# Are You Making the Biggest Mistake in GMAT Verbal?

Let’s face it: you don’t know how to read for the GMAT.

But why would you? A good, solid education will teach you exactly how NOT to read for the GMAT.

Having trouble with the Reading Comprehension section of the exam is pretty much proof that you have a good degree!

What’s the problem?

Ultimately, the techniques that are useful in university-level research and reading are hardly the techniques that will be useful for this particular exam.

There are a very few things that the Reading Comprehension section asks you to do.

What are those things?

On the whole, you need the ability to zoom in and out of the passage.

First, you need to be able to define WHAT the passage is talking about, no more and no less. That is, if it’s talking about a particular mangrove tree in a particular swamp in Florida, it had better be about that particular tree! Not about branches on that tree (too narrow) or all mangrove trees (too broad).

This can be done VERY QUICKLY. That is, a lot faster than you might expect! I’d say somewhere between 30 seconds and two minutes for any passage.

This is similar to the SCOPE you may have heard about before.

Second,
you need the ability to break the passage into smaller, identifiable chunks (four or five per passage) and be able to determine what they have in common (hint: it’s the Purpose!).

Third, you need to be able to figure out what the point of all of these little chunks is when put into the perspective limited by the Scope.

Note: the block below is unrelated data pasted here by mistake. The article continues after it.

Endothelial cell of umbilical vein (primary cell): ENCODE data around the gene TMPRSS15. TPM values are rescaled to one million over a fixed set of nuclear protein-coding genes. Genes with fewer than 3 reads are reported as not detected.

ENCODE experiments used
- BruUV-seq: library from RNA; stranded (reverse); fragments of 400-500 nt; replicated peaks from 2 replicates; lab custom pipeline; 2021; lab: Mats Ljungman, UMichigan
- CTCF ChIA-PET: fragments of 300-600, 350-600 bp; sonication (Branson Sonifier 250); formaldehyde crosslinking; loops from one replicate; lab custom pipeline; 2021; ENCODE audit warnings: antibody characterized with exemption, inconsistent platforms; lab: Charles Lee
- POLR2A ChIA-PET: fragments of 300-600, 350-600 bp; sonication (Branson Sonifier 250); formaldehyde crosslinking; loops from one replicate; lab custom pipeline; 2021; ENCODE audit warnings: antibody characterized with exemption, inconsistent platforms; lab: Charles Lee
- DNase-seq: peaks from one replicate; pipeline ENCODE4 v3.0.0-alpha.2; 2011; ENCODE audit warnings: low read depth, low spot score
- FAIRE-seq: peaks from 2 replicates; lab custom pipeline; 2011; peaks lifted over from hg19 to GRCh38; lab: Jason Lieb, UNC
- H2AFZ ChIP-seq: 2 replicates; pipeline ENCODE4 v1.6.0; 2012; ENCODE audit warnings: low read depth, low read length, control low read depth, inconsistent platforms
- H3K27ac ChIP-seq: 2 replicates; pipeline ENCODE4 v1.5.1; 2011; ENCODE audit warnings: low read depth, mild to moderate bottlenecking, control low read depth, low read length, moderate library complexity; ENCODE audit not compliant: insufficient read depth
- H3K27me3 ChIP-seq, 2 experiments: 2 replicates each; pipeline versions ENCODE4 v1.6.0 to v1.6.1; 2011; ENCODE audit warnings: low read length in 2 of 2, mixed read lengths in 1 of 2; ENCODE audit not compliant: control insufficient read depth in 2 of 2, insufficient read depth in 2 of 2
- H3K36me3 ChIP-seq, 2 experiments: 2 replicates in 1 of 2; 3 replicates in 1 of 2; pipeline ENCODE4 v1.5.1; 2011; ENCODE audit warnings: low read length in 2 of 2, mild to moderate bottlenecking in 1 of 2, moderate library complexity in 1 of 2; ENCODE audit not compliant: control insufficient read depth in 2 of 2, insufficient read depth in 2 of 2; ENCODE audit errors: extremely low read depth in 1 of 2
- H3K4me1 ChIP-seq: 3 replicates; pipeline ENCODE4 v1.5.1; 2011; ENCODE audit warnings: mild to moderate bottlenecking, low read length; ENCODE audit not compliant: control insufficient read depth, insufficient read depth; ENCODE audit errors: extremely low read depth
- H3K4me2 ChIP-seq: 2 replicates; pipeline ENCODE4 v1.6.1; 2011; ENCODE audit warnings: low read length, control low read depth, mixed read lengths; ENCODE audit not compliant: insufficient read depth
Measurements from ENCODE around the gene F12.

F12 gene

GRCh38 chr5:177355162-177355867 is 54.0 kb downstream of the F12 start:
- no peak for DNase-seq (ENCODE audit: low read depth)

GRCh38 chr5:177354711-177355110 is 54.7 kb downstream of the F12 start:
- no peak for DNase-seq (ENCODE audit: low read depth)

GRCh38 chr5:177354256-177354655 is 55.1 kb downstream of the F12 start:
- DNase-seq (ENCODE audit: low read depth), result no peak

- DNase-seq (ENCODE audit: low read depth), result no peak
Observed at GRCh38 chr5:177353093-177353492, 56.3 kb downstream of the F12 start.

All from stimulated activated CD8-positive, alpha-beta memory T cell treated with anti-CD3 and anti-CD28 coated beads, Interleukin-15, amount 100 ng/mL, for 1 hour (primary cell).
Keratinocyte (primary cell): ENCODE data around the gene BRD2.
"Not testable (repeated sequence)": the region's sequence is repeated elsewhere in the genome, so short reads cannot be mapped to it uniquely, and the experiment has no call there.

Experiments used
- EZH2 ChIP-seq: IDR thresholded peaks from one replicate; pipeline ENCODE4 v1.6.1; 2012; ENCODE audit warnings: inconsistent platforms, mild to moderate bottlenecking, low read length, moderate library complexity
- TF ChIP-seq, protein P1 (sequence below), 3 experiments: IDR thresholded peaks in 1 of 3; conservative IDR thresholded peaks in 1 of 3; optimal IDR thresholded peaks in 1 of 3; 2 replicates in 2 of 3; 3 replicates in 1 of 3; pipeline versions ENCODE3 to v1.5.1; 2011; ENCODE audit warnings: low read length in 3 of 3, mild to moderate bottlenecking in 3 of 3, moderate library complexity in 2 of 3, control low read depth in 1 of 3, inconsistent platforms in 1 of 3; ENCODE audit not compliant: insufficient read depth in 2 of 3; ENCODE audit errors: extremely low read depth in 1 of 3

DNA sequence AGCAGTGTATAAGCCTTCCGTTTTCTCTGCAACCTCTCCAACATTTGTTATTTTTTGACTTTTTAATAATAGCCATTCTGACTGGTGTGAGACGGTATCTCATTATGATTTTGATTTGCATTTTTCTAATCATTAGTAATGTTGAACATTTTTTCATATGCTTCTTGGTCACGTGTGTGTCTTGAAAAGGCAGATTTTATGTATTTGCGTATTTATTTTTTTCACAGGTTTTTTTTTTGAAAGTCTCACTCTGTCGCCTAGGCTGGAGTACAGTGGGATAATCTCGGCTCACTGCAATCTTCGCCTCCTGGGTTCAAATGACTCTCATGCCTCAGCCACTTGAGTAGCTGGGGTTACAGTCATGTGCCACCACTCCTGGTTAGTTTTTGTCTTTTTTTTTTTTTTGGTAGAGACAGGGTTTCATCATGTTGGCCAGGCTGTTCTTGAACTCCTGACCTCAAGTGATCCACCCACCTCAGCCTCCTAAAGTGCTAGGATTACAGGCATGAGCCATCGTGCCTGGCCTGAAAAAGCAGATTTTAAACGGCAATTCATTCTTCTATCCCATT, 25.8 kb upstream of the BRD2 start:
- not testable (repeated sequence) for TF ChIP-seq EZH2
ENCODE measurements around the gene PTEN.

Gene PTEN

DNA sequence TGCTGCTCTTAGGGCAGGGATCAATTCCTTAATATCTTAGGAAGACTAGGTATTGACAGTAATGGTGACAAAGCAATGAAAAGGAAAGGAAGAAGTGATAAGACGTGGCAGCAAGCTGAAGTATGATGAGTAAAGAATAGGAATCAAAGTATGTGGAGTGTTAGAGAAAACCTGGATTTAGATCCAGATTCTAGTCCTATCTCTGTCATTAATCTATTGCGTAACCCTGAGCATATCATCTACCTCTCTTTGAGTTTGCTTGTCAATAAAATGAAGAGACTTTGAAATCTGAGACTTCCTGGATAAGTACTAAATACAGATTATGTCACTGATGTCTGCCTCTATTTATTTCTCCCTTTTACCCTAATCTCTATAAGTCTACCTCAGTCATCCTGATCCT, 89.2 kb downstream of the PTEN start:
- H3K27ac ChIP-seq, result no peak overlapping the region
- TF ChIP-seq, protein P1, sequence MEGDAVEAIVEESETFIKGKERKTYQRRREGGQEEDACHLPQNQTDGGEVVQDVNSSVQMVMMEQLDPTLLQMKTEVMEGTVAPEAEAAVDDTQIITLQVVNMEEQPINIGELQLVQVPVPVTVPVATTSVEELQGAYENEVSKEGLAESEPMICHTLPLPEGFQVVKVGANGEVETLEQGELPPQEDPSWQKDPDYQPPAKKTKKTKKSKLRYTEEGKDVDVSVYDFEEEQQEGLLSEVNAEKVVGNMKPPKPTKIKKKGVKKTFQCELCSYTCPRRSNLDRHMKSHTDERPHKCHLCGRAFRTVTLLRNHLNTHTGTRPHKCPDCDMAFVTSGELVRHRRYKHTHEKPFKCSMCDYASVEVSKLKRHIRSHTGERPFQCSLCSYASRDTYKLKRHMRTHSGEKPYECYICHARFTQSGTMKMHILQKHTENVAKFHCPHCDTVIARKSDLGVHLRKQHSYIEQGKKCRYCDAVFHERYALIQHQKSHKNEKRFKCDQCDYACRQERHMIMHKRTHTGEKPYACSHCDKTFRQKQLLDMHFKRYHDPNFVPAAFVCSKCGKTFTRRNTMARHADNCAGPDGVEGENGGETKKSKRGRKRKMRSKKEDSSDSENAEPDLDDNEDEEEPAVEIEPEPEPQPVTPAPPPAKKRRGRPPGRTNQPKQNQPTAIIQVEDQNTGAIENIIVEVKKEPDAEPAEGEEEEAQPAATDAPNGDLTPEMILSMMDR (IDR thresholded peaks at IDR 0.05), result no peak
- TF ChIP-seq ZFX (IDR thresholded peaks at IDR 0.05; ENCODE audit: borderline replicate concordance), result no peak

This is the THEME or PURPOSE of the passage. Can you tell me what it is in one sentence? Then that’s not it.

One sentence is all it takes.

How can I define the purpose?

Another way to look at it is to assume that each passage has a PIVOT IDEA. That is, an idea that links the second half of the passage to the first half.

If you get that Pivot Idea, you have basically got the Purpose of the passage. If you still can’t do it in one sentence, it’s not good enough.

If the Scope is too broad or too narrow, eliminate it. If the language is too strict or severe (hint: “seems to be” would be better than “is always”), throw it out. If it doesn’t address the Purpose, throw it out.

How can we use structure to our advantage?

An old colleague used to tell students that any GMAT passage can be read in 30 seconds and all its questions answered with at least 80% accuracy.

While this may be true in principle, it speaks of an important distinction: 80% of the questions are structure-based questions, while 20% of the questions are detail-based.

The important thing is to learn the structure of the individual passage and furthermore to be able to identify where the DETAILS relevant to the detail questions lie.

Detail questions are of course based on the information that is clearly in the passage. You just have to uncover it. If you know where the details are and are careful of trap questions, you’re bound to get the answer correct!

It’s a game of balance.
Learn to read for structure rather than detail and you’re 80% there. The other 20% comes from taking things slowly and carefully.